One concept of sin deals with things that exist on Earth, but not in Heaven. Food, for example, while a necessary good for the (health of the temporal) body, is not of (eternal) transcendental living and therefore its excessive savoring is considered a sin. The unforgivable sin (or eternal sin) is a sin that can never be forgiven; Matthew 12:30-32 : ” 30 He that is not with me, is against me: and he that gathereth not with me, scattereth. 31 And Therefore I say to you: Every sin and blasphemy shall be forgiven men, but the blasphemy of the Spirit shall not be forgiven. 32 And whosoever shall speak a word against the Son of man, it shall be forgiven him: but he that shall speak against the Holy Ghost, it shall not be forgiven him, neither in this world, nor in the world to come.”
In Catholic Christianity sins are classified into grave sins called mortal sins and less serious sins called venial sin. Mortal sins cause one to lose salvation unless the sinner repents and venial sins require some sort of penance either on Earth or in Purgatory.
Jesus was said to have paid for the complete mass of sins past, present, and to come in future. Even inevitable sin is said to have already been cleansed.
The Lamb of God was and is God himself and is therefore sinless. In the Old Testament, Leviticus 16:21 states that ‘the laying on of hands’ was the action that the High Priest Aaron was ordered to do yearly by God to take sins of Israel’s nation onto a spotless young lamb.
In Hinduism, the term sin (pāpa in Sanskrit) is often used to describe actions that create negative Karma by violating moral and ethical codes, which automatically brings negative consequences. This is somewhat similar to Abrahamic sin in the sense that pāpa is considered a crime against the laws of God, which is known as (1) Dharma, or moral order, and (2) one’s own self, but another term aparadha is used for grave offences. The term papa cannot be taken however, in literal sense as that of a sin. This is because there is no consensus regarding the nature of ultimate reality or God in Hinduism. Only, the vedanta school being unambiguously theistic, whereas no anthropomorphic God exists in the rest five schools namely Samkhya, Nyaya Yoga, Vaishashikha, and Purva-Mimansa . The term papa however in the strictest sense refers to actions which bring about wrong/unfavourable consequences, not relating to a specific divine will in the absolute sense. To conclude, considering a lack of consensus regarding the nature of ultimate reality in Hinduism, it can be considered that papa has lesser insistence on God for it be translated as Sin, and that there is no exact equivalent to Sin in Hinduism.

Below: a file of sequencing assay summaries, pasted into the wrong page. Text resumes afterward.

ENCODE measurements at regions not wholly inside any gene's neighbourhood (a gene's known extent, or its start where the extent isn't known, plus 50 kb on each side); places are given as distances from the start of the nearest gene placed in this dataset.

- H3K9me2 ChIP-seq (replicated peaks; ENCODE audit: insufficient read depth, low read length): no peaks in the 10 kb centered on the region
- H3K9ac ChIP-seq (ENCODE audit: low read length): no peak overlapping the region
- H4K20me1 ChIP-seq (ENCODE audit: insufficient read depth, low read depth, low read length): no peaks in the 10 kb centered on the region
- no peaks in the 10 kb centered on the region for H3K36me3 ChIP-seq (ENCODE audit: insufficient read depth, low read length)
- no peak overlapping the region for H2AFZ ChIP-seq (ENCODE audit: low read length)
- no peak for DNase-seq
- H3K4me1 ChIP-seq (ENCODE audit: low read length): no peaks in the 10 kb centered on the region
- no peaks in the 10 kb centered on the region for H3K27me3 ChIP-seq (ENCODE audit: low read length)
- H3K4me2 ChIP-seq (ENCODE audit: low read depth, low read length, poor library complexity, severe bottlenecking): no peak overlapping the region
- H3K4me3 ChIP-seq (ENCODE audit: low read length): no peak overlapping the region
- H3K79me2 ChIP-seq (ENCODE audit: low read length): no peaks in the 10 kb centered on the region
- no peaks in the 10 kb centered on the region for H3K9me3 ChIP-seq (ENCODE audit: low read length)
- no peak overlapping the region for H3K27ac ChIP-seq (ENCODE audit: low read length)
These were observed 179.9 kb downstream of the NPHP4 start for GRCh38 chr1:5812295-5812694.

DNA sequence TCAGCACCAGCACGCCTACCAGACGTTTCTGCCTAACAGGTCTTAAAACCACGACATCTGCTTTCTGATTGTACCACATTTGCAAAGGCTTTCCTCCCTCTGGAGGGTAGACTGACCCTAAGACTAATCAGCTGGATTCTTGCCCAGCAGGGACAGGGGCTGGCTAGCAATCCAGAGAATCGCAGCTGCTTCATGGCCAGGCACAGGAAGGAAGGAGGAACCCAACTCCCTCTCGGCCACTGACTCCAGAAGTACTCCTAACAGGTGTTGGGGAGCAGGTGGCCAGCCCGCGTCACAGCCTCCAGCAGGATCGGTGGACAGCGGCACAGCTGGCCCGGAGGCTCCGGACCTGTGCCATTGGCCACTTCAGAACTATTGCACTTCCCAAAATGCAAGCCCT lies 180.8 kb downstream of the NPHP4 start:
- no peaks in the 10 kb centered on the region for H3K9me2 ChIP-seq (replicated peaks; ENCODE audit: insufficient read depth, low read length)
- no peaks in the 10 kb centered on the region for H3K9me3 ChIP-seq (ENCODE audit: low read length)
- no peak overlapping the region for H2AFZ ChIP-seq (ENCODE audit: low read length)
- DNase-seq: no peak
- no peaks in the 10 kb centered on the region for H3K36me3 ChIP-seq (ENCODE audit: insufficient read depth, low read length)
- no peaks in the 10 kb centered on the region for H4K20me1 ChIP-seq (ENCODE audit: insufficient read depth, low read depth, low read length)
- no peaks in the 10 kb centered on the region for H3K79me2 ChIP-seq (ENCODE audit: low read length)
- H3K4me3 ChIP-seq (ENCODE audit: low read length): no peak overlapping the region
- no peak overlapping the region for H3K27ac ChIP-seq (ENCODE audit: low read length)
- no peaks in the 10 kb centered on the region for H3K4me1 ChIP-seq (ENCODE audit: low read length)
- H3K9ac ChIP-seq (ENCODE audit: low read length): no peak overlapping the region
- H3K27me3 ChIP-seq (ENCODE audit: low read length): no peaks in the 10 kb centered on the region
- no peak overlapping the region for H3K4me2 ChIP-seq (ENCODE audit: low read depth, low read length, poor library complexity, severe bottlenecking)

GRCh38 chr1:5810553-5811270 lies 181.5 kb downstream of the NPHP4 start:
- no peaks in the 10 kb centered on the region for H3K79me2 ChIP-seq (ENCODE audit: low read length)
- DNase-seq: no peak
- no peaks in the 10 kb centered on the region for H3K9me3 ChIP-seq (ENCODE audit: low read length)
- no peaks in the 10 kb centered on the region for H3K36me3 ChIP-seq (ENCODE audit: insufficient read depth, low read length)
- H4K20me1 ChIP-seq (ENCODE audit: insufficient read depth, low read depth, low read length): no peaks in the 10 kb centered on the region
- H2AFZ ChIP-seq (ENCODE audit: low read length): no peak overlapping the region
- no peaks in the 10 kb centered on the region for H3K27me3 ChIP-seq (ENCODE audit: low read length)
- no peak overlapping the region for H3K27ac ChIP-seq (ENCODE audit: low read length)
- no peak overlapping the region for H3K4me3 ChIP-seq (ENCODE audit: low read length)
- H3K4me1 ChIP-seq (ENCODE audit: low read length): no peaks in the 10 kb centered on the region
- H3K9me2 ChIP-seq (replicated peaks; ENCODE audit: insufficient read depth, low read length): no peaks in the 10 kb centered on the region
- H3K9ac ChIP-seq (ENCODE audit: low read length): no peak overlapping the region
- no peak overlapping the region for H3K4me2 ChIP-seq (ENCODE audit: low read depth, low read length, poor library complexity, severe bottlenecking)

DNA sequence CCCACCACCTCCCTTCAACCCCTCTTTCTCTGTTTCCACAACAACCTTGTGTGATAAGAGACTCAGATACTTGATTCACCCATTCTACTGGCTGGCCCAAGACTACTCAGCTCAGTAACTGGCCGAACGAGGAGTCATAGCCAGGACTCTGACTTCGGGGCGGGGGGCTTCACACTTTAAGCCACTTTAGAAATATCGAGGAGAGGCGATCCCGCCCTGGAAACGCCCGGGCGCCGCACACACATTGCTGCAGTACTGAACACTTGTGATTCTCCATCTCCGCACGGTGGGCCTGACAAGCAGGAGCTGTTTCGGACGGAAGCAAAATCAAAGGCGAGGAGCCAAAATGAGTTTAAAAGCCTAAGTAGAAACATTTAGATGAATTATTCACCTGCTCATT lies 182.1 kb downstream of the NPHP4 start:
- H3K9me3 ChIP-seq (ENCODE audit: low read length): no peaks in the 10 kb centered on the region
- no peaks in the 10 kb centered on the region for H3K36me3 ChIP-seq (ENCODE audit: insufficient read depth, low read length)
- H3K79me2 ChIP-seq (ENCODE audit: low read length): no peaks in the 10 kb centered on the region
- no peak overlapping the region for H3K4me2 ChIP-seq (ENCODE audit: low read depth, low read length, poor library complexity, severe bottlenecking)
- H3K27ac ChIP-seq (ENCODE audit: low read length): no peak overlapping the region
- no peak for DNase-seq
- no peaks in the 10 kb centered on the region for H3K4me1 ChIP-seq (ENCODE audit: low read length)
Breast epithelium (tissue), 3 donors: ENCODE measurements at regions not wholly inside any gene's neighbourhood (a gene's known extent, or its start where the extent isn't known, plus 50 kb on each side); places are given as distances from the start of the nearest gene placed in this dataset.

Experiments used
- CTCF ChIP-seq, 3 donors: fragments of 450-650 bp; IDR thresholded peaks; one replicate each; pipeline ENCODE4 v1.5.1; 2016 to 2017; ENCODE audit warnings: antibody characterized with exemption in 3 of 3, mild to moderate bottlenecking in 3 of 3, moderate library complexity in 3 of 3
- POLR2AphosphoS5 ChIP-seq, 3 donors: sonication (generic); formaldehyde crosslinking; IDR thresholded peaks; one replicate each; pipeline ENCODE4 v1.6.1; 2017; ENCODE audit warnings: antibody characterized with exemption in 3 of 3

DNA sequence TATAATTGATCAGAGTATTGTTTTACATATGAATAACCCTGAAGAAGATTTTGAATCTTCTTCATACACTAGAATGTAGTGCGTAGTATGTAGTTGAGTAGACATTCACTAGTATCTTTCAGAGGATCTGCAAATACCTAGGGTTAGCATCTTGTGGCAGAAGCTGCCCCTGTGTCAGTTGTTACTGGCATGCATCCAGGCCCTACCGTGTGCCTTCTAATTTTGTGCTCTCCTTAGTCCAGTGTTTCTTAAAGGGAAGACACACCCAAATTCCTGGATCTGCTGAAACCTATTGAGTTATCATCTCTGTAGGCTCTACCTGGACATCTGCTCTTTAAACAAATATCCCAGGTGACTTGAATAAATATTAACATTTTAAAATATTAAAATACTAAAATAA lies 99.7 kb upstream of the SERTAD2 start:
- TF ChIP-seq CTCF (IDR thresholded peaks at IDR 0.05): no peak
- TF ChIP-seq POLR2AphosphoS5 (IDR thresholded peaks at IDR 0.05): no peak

In Islamic ethics, Muslims see sin as anything that goes against the commands of Allah (God), a breach of the laws and norms laid down by religion. Islamic terms for sin include dhanb and khaṭīʾa, which are synonymous and refer to intentional sins; khiṭʾ, which means simply a sin; and ithm, which is used for grave sins.
In Jainism, the word for sin is the Sanskrit word पाप (paap), which is the antithesis of पुण्य (punya) meaning merit. A jiva (a being) acquires sin based on its karma, if it hurts anyone, causes someone to hurt anyone, or commends hurting anyone by thought, speech or action. Anyone, here, refers to literally any living organism, but not limited to human beings.
No jiva can achieve moksha (ultimate emancipation) without ceasing to accumulate karma and shedding off the already accumulated karma entirely. A jiva accumulates karma if it resorts to violence, non-chastity, falsehood, stealing, and possessiveness. A jiva ceases to accumulate karma if he resorts to the golden trio of samyak gyan (right knowledge), samyak darshan (right sight) and samyak charitra (right character). A jiva begins to shed off the accumulated karma by resorting to penance, repentance, vows and by exterminating foes of lust, anger, attachment, aversion, ignorance and fallacy.
If a jiva does not give up sin, his karma will keep accumulating and no sin can be absolved without getting its fruit or repenting for it. Thus such a jiva is bound to remain in the worldly cycle of constant reincarnation, wherein it will keep taking rebirths, into any of the four broad types of living organisms, depending on the magnitude and nature of karma accumulated in previous birth(s). The four types are dev(beings of heaven, including deities), manushya (human), tiryanch (plants, animals, insects, etc.) and naarki (beings of hell).
During this cycle of getting born and dying for infinity, the jiva will have to then live the life of the organism he is and while living it, the jiva will again perform more karma. This will again lead to rebirth and again performing more karma. Thus, the cycle continues.
It is important to note that Jains believe that for complete liberation, not only the “sinful karma” but even the “meritorious karma” needs to be shed off. This means that a jiva can truly attain moksha, only if the soul is completely and absolutely pure and devoid of any accumulation. For instance, sins may cause the jiva to be reborn, inter alia, in hell and merits may cause it to be reborn in heaven. But heaven, like hell is a part of worldly cycle of reincarnation and not supreme moksha of the soul. Thus, if a person hypothetically keeps performing only and exclusively good deeds in his life, he may still not attain moksha, because he has not yet shed off previously accumulated sins through repentance and knowledge.